A multi-pronged search term strategy was used to search the Web of Science, PubMed, CINAHL and EMBASE databases in June 2020. Articles were required to have terms from both topics of CPR and VR/AR. Terms for CPR included heart massage, artificial respiration, cardiopulmonary resuscitation, CPR, basic life support, heart stoppage, cardiac massage, heart massage, circulatory arrest. VR/AR terms included computer simulation, user-computer interface, virtual reality, augmented reality, computer simulation, computer assisted therapy (Table 1). Google scholar was also searched, as were hand searches on full text articles. Duplicates were removed by an author (KK).

Table 1 Full search strategy used for database searches on Web of Science, PubMed, CINAHL and EMBASE

Study selection

One author and an expert librarian conducted the search. Three authors screened and full text reviewed the resultant findings (KK, S-HP and RM); study selection was confirmed by discussion and consensus by all the authors.

Charting the data

Microsoft Excel 2013 (Redmond, WA, USA) was used to gather and display relevant information regarding each of the selected studies. The data-charting matrix was developed collaboratively by two authors (RM and TC) to determine which metrics and data to collect. This included subject of study (virtual reality or augmented reality), year of publication, geography of study, source of publication and impact factor (June 2020).

The findings of the studies were assessed and reported based on the Kirkpatrick model, which is used to assess the efficacy of a specified training or intervention. The Kirkpatrick model can be used to evaluate how likely a training programme is to meet the needs of both the organisation and the trainees. It consists of four levels of evidence, assessing the reaction to training, skills learnt, behaviours and outcomes [16] (Table 2).

Table 2 The Kirkpatrick levels of evidence to assess intervention efficacy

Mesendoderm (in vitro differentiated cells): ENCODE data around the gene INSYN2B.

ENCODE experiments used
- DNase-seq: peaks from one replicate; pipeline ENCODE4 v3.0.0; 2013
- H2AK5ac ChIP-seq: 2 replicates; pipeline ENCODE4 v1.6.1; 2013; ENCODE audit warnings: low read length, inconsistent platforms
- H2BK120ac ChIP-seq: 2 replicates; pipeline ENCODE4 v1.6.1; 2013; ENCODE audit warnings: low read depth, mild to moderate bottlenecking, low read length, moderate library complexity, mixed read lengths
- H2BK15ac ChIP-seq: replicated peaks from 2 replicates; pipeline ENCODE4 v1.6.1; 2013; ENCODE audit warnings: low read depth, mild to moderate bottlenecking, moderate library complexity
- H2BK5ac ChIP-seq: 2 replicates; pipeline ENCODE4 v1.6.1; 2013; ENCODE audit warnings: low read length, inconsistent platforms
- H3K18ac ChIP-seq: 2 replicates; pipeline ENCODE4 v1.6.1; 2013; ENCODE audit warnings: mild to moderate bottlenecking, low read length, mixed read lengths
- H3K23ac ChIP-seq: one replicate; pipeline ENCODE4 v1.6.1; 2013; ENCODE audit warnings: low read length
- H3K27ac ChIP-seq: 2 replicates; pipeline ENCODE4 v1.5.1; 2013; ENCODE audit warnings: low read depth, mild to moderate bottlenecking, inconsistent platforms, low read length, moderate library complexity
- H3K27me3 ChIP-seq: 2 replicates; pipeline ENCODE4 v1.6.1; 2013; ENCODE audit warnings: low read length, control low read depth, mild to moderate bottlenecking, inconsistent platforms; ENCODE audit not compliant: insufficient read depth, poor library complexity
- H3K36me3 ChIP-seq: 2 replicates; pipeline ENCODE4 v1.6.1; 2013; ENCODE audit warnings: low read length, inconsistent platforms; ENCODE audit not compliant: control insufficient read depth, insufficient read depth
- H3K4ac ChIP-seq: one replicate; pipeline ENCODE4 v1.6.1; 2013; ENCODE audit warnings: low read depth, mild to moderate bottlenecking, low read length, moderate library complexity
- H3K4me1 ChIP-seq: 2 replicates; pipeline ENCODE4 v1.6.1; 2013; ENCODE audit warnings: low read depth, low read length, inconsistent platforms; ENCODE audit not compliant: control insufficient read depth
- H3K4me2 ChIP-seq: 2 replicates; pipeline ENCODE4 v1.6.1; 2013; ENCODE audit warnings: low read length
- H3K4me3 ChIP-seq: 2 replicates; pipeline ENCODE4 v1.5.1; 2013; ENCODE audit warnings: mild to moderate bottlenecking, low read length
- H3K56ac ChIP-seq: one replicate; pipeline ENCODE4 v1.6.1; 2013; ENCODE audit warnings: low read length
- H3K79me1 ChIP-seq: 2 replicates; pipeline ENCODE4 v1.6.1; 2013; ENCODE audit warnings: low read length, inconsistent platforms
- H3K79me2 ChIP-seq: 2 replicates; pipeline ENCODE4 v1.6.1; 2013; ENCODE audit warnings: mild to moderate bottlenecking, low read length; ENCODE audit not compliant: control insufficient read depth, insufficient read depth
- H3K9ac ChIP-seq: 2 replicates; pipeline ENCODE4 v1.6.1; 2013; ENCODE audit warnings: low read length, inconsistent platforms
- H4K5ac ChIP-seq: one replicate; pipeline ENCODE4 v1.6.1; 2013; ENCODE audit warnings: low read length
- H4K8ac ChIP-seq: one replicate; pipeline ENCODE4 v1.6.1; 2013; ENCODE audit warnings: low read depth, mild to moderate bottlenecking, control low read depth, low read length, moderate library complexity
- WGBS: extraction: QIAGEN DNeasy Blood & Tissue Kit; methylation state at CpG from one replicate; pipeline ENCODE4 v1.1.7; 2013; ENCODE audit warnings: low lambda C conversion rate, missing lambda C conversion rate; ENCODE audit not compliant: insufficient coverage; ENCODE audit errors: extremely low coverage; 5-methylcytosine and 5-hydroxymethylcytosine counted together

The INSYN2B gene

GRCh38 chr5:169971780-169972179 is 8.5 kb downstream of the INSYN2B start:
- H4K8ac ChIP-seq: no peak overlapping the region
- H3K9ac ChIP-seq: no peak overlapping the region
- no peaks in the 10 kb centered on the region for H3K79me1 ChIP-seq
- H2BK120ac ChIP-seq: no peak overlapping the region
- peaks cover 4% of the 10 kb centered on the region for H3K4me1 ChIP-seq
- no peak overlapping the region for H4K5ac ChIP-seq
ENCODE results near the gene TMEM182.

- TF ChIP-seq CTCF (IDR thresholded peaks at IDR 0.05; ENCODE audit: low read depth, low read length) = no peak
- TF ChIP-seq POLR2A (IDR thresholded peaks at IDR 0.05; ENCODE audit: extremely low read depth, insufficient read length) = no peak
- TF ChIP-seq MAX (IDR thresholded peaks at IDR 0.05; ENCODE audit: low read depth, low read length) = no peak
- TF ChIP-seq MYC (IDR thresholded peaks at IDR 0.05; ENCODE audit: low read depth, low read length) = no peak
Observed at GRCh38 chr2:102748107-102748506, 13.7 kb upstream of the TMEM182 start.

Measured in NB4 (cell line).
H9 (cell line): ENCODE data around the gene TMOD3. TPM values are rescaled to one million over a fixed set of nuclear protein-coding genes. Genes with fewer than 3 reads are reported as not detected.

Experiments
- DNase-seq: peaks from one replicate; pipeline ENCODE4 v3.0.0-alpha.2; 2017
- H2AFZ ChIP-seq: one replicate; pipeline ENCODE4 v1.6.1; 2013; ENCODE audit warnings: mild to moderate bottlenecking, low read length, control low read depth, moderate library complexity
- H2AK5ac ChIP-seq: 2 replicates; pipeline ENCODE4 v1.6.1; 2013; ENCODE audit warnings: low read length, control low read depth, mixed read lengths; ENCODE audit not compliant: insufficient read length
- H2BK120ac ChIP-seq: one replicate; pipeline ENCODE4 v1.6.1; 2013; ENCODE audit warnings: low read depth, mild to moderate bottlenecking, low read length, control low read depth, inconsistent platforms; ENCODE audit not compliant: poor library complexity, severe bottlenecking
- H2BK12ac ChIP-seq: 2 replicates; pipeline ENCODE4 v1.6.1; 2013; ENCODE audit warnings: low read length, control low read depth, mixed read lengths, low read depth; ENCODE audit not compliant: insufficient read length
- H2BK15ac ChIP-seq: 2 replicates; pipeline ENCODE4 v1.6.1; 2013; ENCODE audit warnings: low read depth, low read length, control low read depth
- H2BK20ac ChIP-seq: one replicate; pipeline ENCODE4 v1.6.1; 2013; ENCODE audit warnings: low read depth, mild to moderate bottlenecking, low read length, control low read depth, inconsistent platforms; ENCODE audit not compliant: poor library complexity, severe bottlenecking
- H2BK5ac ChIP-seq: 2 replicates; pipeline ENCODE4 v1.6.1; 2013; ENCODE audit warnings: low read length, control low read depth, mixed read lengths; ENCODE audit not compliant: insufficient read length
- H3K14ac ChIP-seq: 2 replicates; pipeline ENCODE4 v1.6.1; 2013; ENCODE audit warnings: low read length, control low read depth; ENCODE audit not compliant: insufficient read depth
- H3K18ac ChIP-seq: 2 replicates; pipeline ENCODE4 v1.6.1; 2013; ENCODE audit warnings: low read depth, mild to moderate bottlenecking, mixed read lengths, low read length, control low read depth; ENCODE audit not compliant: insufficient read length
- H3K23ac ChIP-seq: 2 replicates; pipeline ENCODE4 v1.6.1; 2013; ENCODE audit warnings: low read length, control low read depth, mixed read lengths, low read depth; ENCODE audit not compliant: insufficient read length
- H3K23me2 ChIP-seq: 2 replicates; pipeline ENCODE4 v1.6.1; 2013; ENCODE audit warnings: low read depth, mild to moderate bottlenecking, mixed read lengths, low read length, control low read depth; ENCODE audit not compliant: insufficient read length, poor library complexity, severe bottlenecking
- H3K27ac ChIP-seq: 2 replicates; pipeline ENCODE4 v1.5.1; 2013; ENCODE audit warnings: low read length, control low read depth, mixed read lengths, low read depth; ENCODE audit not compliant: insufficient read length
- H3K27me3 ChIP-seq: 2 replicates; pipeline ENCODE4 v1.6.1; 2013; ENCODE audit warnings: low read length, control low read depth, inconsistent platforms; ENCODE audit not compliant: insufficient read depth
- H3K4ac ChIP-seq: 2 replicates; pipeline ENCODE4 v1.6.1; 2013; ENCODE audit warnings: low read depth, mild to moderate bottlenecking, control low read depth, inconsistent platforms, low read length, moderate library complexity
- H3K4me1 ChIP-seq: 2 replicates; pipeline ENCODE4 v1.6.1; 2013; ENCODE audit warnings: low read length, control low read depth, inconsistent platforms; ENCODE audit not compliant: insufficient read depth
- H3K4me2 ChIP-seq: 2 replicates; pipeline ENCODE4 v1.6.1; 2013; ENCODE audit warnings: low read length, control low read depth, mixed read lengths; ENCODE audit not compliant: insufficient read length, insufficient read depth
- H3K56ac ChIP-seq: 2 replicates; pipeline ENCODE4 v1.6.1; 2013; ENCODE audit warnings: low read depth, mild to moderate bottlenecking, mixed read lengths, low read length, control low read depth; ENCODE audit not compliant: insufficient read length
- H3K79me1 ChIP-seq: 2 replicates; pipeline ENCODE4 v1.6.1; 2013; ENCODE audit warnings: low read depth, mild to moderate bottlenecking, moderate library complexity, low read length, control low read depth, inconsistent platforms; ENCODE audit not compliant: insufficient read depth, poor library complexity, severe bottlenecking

Synthesis and reporting of results

Studies were grouped according to the main method used/reported, that of VR or AR. Also, studies were stratified according to the Kirkpatrick model, and which level of evidence they supplied. The information collated in this literature search was reviewed to provide an overview of the existing knowledge and findings on this topic and identify gaps in the literature.


The search resulted in 696 articles, of which 534 were excluded by title, and 71 were excluded on review of the abstract. An additional 49 studies were identified as duplicates and removed. Forty-two articles were included in this review (Fig. 1). Of these articles 29 were regarding VR, and 13 were studies based on AR. A full list of included articles can be found in Additional file 1.

Fig. 1
figure 1

Flow diagram of the review of search results for the literature review

Publications by year

The first original article published on these topics was in 2009 and reported on the acceptance of, and interest in, a newly developed prototype of a virtual reality enhanced manikin (VREM) [17]. The following year, further data on this VREM was presented during a conference [18]. In addition, in 2010, a review discussing the potential uses of VR in nursing education and CPR was published [19]. From 2016, there has been an exponential growth of publications regarding VR and AR in CPR. Although the data was collected only part way through 2020, the expectation is for this trend to continue. Earlier publications reviewed the use of VR; the first of the included publications based on the use of AR technology was not published until 2016 [20] (Fig. 2).